Tuesday, March 3, 2009

One, Two, Three...Four!


Welcome everyone to the inaugural post for my forthcoming book on Big Star's epic Radio City album for the 33 1/3 series.  To everyone waiting for the book, the latest news is that it should ship in mid-April.  Thanks for your patience.  In the meantime, feel free to send me your questions.  [The background to the heading above is the hand drawn artwork on the master tape box for the album.  On the back it reads "Those Dee-lightful Big Stars are at it again!"]

Over the months ahead I'm going to be posting a lot of additional material that didn't make the book for reasons of space.  I was fortunate to have the complete cooperation of everyone who was "in the room" for the making of Radio City, including Alex Chilton, Andy Hummel, Jody Stephens, Richard Rosebrough, and Ardent founder and genius engineer John Fry.  My objective was to let them tell the story of the record itself – what's actually in the grooves and how it got there – and not all the surrounding myths, conjectures, skewed half-truths, and outright slander that have been repeated over and over until accepted as fact.  With the exception of David Bell speaking for Chris Bell, the interviews were confined to actual hands-on participants.  A lot of stories and anecdotes from my personal experiences that would otherwise gone into the book were left on the cutting room floor to make way for the words of the architects of Radio City.  

I'll start you off with this amusing tidbit.  In 1981 I moved from Buffalo to NYC and worked with the late Ruth Polsky to set up Alex's notorious tour that October (after which he left the public spotlight for a few years).  Word started to get out among the NYC power pop aficionados and one night I got a phone call from Will Rigby, drummer of the dBs, who seemed quite intent on figuring out just who this guy from Buffalo with the Chilton connection was.  It was more of an interrogation than a conversation.  A little bit later my doorbell rang and Will was standing there with fellow dB Peter Holsapple in tow.  They came up to my apartment and immediately started sifting through my record collection (a more direct way of judging my musical character perhaps).  Out came a copy of Skip Spence's Oar, which neither of them had ever heard.  The turntable was fired up and side one hit the platter.  We chatted away until the last song started playing and then they started to freak out a bit.  The song 'War In Peace' was believed to be the heretofore unheard and unacknowledged inspiration for all of Radio City: the sound, the skewed arrangements, the loose but tight groove.  They must have played it a half dozen times and somewhere in there it occurred to me that I had so many levels of the rock cult artist thing going on – half of the dBs listening to Skip Spence and connecting him to Big Star - in that little living room that all that was needed was a telemarketing call from Roky Erickson and some spontaneous combustion might have occured.  Even at the time I thought it was pretty amusing.  Over the years some listeners have connected Moby Grape / Skip Spence to Big Star and I think you can hear some similarities.  But that doesn't mean that there was an actual connection.  Andy Hummel told me that he's also heard those references over the years but that Grape / Spence were not on the band's radar at any point...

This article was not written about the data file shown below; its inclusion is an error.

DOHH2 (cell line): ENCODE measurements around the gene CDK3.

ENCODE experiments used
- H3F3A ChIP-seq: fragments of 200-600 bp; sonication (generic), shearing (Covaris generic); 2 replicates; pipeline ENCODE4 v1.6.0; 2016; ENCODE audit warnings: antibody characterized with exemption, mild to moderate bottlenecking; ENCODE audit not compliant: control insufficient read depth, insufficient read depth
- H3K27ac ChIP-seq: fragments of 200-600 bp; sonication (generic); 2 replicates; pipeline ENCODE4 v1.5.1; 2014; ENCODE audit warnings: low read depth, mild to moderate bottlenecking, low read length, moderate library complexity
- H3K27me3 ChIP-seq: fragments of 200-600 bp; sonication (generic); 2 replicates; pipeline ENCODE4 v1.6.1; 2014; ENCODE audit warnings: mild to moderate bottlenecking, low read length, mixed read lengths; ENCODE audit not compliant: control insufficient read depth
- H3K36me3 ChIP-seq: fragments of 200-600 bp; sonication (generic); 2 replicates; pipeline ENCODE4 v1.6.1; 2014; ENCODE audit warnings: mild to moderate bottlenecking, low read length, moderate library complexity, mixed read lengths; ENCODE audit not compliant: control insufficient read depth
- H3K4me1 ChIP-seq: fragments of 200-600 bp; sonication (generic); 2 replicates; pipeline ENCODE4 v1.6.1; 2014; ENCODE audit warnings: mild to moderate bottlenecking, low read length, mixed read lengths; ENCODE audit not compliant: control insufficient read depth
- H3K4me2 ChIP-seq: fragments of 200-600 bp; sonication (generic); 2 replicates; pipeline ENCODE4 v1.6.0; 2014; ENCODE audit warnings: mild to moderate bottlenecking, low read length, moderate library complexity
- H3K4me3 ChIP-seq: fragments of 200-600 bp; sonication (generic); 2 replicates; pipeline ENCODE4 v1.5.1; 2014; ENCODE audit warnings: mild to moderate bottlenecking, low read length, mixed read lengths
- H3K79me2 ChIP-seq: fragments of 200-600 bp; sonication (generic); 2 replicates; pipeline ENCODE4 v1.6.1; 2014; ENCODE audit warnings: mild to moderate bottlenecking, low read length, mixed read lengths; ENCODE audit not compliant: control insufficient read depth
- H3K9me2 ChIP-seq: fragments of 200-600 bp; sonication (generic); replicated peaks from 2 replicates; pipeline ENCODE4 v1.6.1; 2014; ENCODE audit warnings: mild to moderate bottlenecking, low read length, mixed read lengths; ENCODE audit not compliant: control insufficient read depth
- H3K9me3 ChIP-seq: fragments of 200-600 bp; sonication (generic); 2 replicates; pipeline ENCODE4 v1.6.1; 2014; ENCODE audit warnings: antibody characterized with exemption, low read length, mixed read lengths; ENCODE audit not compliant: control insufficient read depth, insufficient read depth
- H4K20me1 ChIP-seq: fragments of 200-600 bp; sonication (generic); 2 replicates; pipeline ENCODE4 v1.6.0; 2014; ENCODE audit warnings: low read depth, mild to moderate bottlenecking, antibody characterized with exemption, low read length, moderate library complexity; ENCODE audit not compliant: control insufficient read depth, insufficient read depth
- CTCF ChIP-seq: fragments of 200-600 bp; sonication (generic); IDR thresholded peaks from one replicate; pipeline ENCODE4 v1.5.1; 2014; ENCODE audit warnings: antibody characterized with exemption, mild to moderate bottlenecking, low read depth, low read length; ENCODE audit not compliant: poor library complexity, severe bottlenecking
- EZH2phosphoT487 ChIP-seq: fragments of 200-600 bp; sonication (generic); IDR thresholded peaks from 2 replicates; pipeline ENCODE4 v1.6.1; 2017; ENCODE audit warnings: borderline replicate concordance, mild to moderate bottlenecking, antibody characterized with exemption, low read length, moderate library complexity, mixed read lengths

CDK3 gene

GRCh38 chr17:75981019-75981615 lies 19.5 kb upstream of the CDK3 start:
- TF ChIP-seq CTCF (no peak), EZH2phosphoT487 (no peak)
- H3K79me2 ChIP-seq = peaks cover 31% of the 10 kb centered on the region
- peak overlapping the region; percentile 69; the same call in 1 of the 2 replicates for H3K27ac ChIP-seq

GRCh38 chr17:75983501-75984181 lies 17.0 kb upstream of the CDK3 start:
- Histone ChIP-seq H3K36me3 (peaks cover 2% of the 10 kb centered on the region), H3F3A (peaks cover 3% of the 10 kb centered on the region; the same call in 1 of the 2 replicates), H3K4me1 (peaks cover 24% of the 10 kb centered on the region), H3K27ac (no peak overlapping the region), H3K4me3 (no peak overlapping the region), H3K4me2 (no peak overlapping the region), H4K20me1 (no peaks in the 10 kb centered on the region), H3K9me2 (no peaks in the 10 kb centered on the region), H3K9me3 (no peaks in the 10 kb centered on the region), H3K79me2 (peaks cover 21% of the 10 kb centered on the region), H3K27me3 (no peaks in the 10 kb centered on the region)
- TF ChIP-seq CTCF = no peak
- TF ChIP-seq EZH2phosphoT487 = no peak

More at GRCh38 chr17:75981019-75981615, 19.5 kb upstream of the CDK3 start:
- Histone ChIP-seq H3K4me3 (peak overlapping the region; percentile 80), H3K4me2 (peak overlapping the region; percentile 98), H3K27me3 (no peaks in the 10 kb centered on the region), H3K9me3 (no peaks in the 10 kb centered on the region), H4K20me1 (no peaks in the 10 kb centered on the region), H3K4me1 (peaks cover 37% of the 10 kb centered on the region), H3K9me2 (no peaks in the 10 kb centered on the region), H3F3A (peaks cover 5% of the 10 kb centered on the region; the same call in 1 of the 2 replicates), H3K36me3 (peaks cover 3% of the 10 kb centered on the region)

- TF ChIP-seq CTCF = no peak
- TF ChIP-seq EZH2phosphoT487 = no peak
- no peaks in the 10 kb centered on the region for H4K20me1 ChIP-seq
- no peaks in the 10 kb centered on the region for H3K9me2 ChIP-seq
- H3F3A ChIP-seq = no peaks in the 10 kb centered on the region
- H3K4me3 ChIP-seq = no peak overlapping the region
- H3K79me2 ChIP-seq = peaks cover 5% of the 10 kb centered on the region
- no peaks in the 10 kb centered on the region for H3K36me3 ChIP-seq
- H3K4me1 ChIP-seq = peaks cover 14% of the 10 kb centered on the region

3 comments:

hickcity said...

OK, tell us more.

Larry said...

My favorite album ever! (and I love the 33 1/3 series). Can't hardly wait for the book.

prettygoeswithpretty said...

Love this post and am really looking forward to the book. Your Rigby anecdote is all the more entertaining in context of this post he wrote last year about seeking out Chilton and Bell--about three years prior to finding you. This guy really seemed to think Big Star was HIS band.